12. Hi there, forums! This'll be my first post on this site, so please let me know if I'm putting this topic in the wrong place. I'm an aspiring artist blacksmith who's currently studying abroad at the Duncan Of Jordanstone College of Art and Design, in Dundee. I've never made damascus before, but I've decided I'd like to start experimenting with mosaic patterns. Unfortunately, I'm not terribly knowledgable about steel alloys, and I don't know what steels I should be purchasing for low-carbon decorative damascus, since all the information I've found has been in the context of bladesmithing. On top of that, I don't really know any of the metal suppliers in the UK. I'm hoping someone can answer me these questions: 1: What alloys would you recommend for welding with mild steel? I'm new to damascus so I would prefer to work with something forgiving. 2: Who would supply such an alloy in Scotland, preferably via delivery? 3: What kind of flux would you recommend? I currently have access to a bronze soldering flux that does the job, but is it worth purchasing something specifically intended for steel? Thanks in advance to anyone who responds! I'me really excited to get started on this.
  13. I made this little jewelers raising hammer as a test project out of my first damascus billet. It has a very low layer count (about 8... maybe 7 after grinding), but I think the pattern is neat. The layers were 1080 and 15n20. Etched in a 50/50 mix of ferric chloride and white vinegar then sanded back at 600 grit. I still need to fit a handle.
  14. Latest neck knife that I've done. Second knife that I've made to order. Heat treated 15n20 & 1095 steel Damascus blade with rosewood handle scales and red mosaic pins.
  15. A while back a gentleman "gifted" me with a 2" cable choker. Over the next few months I began playing around with it by cutting 6" off and fusing the ends. That was about 4 lbs of steel. I fiddled with it, hammered and argued with it until my arm hurt. But it finally came together. The blade is 11 1/2" (16 1/2" overall). The handle is Gaboon ebony with stabilized stag spacer and brass fixtures. To my eye it needs something more. I'd love to do some engraving on the brass and silver inlay on the handle although I've found that ebony isn't the best for inlay, not that I have the tools or knowledge to do either. For those who might be curious, it's all hand hammered. I don't own a power hammer or press, although projects like this make me wish I had one.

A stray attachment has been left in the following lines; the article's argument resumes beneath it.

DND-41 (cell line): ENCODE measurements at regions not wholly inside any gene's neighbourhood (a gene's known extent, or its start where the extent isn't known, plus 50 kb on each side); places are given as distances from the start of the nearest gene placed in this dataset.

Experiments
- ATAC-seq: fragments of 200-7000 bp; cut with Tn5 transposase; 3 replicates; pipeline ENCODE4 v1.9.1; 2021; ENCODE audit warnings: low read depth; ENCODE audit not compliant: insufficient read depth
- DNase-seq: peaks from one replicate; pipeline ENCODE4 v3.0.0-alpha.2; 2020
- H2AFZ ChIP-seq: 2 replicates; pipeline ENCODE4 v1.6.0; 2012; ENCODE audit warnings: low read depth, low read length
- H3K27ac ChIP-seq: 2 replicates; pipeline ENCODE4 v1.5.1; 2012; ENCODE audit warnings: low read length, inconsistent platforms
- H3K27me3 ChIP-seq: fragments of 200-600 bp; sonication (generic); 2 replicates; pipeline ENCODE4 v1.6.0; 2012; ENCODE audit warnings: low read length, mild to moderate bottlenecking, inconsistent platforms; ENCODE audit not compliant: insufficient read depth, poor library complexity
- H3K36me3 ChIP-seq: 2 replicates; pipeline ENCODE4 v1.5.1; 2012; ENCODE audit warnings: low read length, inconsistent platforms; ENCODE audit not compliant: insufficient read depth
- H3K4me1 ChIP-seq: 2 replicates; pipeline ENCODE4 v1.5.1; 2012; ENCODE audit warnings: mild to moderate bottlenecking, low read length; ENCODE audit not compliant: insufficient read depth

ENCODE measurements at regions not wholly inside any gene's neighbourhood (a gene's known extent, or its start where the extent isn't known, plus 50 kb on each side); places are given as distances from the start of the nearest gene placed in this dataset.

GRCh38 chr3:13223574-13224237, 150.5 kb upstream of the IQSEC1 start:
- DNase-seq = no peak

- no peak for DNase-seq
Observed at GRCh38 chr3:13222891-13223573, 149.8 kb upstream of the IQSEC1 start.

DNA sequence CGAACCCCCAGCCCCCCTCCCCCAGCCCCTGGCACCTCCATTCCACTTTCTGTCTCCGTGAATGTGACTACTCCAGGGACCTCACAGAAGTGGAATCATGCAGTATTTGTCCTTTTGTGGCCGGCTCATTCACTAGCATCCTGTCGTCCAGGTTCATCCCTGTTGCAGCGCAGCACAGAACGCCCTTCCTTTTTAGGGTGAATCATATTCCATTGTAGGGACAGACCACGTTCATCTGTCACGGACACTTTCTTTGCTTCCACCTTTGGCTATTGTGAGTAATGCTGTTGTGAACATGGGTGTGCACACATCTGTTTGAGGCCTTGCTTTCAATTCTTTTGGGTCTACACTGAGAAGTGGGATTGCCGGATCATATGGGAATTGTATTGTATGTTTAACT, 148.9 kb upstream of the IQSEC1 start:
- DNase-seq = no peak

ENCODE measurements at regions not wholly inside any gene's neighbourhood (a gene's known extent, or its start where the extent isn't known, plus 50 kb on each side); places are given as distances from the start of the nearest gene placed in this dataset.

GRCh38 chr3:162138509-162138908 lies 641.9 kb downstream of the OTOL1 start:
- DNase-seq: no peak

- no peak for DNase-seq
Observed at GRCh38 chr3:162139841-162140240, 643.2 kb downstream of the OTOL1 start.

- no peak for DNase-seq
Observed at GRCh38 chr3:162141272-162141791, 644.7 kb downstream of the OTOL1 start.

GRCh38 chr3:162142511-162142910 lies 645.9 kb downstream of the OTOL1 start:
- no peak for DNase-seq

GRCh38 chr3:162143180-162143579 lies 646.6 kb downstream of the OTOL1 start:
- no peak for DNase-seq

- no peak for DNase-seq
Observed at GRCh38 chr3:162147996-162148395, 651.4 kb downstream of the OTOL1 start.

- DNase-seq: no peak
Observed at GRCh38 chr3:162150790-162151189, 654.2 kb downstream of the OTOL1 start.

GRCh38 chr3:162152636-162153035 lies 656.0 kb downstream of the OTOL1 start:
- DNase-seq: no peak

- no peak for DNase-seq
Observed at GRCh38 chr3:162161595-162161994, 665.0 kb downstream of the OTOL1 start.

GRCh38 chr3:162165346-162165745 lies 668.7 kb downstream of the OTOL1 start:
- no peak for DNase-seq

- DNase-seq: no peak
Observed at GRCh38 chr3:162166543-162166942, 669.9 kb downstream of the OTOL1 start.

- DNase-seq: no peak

16. Ethan here, The last couple of months have kept me busy with and order a commission from the Calgary stampede. After making my first Damascus knife back in January, my mother had posted it on Facebook, which usually I'm not happy about but I no longer think that way... But s keen eye saw that post and took it to a committee at the Calgary stampede and they liked what they saw. Next thing you know I have a deal with them for 12, 9 inch long Damascus knives. Specifically, they are for the brand consignment, for the world auctioneer championships. This is my first "large" commission order and I'm pleasantly surprised with the outcome. They are a very simple drop point design, but I've been carrying a smaller one I made and I love it. I know y'all are going to be wondering what type of wood it is, and I'm sad to say I really don't know. I know that it is a very very hard "Rosewood quote that grows in Asia and I really like how it looks. I think the name also includes all 26 letters of the alphabet but I will try and find it out anyway looking forward to all of your experienced eyes to critique it ! I also have 12 steak Turner's to go with the knives, but I am putting them in the blacksmithing section of this for him to avoid combining topics:)
  17. First of all let me introduce myself, My name is Christian, 16 years old and I am from the Netherlands, I've been blacksmithing for about half a year now, mostly making simple knives. My question is, does anyone know what are very common items (like rasps or springs) that contain nickel? I really want to try my hand at making Damascus for my knives. I find it very challenging to find the right steels I need for my work, that is also why I use leaf springs for all my knives. Thanks in advance for everyone's help